This is Nate, one of “The Invisible Ones” of Washington, DC. Saying that Nate is invisible is somewhat of a misnomer as he is an everyday presence outside of the George Washington University Hospital complex in the Foggy Bottom neighborhood of Washington, DC. Nate is easily recognizable by his distinctive attire, his two enormous shopping carts that form a moveable caravan for all of his worldly possessions and an array of used books and magazines arranged on the sidewalk where he spends his mornings. Nate has been living on the streets for many years and has somehow managed to survive on the kindness and good will of those who know him. He arrives at his spot on K Street at the South end of Washington Circle during the morning rush hours. Hundreds of passersby need to walk past him on their way to the Metro or numerous other places in this busy commercial area. If you observe Nate which I often do, you will notice that the vast majority of passersby avert their eyes, which seems almost impossible given the scene before them. Yet, Nate remains invisible.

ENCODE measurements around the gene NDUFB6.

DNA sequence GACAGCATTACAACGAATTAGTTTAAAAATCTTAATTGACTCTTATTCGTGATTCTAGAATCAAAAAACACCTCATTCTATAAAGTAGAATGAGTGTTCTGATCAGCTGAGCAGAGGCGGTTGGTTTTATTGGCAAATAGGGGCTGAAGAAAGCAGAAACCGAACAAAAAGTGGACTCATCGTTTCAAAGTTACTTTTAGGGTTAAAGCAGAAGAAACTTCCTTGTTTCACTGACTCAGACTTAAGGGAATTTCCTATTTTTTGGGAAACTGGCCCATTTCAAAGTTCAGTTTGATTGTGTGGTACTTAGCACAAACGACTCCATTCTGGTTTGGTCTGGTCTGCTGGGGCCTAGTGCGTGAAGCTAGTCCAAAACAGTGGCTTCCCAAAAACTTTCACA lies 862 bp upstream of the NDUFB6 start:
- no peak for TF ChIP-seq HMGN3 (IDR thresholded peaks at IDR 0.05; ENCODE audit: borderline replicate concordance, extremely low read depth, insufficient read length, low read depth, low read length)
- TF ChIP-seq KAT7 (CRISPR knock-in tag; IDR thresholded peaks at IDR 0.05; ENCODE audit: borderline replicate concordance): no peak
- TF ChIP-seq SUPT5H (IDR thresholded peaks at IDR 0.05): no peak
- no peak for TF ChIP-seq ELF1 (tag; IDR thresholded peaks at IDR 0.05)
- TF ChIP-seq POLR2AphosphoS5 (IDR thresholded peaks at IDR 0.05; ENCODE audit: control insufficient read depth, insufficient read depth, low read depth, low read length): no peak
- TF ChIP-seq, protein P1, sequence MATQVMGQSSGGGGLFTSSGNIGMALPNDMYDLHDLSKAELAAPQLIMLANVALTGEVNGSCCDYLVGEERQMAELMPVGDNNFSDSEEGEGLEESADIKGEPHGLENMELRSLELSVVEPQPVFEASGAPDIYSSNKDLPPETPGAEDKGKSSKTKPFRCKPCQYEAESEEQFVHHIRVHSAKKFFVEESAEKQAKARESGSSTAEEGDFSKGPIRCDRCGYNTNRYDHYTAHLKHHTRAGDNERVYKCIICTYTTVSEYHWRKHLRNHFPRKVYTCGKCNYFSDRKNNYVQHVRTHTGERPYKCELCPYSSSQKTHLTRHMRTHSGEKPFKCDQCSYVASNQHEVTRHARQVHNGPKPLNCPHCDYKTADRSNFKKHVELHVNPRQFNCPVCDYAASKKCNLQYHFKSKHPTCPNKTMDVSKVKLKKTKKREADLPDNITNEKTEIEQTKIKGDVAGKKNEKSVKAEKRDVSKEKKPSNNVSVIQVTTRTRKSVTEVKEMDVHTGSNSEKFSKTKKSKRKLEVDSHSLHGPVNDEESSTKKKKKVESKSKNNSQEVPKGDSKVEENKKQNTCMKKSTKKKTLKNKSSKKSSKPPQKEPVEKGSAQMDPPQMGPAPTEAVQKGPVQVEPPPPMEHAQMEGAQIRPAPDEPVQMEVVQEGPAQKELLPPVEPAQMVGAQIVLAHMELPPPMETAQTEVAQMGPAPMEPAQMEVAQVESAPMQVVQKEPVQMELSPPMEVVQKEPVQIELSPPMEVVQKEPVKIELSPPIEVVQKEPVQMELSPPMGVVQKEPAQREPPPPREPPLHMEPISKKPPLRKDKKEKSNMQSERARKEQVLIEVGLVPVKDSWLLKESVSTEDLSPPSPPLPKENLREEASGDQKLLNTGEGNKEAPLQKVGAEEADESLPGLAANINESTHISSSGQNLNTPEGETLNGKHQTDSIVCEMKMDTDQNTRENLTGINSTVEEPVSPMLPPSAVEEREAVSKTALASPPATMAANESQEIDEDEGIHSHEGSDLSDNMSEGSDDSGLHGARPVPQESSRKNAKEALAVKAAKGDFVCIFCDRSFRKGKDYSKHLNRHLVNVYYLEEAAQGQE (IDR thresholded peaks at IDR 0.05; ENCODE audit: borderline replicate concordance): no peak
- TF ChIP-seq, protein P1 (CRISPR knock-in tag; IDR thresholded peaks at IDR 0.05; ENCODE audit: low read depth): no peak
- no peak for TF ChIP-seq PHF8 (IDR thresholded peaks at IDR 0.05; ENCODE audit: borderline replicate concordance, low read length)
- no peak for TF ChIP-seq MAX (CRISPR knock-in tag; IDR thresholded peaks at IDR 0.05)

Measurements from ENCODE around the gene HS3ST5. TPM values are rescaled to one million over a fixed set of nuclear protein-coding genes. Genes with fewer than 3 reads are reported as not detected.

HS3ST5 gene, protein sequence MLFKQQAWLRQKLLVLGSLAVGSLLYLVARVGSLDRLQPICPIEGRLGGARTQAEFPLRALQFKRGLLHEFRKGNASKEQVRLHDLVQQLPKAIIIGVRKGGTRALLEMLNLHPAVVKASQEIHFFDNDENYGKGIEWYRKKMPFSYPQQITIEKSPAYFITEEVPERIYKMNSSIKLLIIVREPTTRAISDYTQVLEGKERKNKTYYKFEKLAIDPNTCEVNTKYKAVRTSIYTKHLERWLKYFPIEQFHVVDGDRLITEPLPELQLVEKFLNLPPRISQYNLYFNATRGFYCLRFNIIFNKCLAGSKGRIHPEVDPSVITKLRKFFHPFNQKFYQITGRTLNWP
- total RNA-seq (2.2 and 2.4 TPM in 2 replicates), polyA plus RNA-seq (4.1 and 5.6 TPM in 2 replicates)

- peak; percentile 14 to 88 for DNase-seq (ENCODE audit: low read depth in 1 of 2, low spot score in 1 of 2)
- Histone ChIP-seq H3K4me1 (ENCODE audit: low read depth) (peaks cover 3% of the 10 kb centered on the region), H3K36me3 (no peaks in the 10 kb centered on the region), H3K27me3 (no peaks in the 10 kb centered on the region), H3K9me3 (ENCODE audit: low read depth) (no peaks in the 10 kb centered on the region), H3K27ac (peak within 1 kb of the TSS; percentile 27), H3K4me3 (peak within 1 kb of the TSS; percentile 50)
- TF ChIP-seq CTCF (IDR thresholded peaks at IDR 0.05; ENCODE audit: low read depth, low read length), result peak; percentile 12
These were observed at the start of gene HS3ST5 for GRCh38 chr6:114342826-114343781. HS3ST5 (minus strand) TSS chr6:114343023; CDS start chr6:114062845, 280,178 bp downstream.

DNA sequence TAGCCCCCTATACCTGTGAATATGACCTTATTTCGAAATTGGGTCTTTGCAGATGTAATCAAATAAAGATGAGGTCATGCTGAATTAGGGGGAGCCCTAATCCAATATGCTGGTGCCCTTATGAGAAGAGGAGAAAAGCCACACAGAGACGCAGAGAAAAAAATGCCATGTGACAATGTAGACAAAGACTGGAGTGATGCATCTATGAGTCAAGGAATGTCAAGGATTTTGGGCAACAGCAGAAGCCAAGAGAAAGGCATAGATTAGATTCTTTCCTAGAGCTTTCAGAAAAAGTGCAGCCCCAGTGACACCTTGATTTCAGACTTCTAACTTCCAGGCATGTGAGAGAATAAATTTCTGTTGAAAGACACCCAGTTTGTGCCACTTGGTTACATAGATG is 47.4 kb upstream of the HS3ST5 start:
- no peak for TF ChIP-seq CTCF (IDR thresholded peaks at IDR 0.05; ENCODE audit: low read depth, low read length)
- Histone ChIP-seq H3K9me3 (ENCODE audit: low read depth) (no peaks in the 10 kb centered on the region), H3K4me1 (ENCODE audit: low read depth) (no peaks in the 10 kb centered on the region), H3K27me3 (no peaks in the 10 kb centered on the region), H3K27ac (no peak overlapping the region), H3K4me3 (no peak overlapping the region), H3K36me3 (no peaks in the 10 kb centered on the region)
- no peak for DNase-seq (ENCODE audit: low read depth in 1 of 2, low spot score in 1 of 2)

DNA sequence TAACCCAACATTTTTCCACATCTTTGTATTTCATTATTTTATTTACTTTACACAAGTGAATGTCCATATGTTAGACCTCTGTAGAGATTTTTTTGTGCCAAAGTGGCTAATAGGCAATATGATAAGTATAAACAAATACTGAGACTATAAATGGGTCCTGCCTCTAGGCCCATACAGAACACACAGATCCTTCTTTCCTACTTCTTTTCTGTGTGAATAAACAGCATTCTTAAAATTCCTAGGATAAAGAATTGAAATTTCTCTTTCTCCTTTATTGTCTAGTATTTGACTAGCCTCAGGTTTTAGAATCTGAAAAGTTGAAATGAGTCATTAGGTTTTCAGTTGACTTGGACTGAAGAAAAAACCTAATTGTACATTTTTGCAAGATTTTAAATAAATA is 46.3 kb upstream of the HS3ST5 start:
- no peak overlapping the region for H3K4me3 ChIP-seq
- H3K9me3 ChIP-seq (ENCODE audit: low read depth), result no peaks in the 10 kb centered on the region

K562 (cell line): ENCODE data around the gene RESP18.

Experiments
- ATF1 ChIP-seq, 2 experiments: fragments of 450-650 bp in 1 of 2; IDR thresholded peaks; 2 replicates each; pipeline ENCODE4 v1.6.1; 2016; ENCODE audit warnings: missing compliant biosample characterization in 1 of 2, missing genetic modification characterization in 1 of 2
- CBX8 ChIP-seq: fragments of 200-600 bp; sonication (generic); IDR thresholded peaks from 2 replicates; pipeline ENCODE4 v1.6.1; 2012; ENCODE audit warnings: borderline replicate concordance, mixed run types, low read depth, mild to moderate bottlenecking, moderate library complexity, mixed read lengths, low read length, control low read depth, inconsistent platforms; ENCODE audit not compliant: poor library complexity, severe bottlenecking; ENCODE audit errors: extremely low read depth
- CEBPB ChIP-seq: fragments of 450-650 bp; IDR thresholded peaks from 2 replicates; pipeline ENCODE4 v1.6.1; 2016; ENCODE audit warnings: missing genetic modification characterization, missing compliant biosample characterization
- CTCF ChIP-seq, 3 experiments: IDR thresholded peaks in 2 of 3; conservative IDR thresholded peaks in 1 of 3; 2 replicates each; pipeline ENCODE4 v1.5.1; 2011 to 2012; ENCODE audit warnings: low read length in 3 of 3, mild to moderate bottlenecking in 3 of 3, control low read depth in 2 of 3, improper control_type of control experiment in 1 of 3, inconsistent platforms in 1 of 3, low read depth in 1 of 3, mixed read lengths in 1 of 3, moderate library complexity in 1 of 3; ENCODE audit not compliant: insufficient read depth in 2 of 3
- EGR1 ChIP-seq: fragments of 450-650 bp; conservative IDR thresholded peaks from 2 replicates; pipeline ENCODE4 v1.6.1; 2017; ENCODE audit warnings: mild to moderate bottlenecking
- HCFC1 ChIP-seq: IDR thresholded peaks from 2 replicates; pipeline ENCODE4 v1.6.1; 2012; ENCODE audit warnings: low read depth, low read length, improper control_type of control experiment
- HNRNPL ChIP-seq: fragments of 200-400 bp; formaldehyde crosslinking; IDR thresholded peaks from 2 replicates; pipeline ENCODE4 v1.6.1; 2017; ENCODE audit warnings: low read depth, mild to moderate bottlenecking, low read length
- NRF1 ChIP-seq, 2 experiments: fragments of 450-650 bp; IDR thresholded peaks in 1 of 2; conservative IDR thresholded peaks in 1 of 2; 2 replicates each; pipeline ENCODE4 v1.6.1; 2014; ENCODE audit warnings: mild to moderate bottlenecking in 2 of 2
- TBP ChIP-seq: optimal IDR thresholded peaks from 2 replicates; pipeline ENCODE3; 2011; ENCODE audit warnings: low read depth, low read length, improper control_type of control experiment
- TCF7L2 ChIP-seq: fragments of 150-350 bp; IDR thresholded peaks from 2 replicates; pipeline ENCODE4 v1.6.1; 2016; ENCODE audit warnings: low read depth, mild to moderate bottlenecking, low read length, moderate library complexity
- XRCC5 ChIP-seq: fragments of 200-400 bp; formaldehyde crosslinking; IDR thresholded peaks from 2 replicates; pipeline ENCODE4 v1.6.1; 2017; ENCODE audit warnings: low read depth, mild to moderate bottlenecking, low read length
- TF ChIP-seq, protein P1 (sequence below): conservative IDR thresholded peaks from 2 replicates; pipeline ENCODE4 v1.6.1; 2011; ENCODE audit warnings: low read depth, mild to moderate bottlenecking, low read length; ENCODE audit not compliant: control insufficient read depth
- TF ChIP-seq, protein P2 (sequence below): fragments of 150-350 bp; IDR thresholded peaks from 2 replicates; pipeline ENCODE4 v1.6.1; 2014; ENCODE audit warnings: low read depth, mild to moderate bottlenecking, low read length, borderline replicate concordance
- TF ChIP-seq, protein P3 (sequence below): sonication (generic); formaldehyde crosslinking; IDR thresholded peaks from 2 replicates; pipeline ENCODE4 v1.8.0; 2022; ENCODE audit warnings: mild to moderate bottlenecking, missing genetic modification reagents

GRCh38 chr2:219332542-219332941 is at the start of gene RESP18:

Nate is not an aggressive panhandler. If you choose to donate or interact, that’s fine. If not, that’s fine too. What is unique about Nate is if you choose to make a material or monetary donation, he insists that you choose something from the array of used books and magazines arranged on the sidewalk. “You give to me, I give to you, it’s the way of the world.” Around late morning, Nate will pack up his two shopping carts, lash them together and push and pull them to his afternoon and evening location a mile away in Georgetown. After dark he has an agreement with a business owner to stow his carts behind the business in the alley in a secure spot, where he sometimes sleeps until the entire cycle repeats itself the next day. If you see Nate or someone like him, stop and say hello. Ask them what you can do to help. I guarantee you’ll both be better off for having had that experience.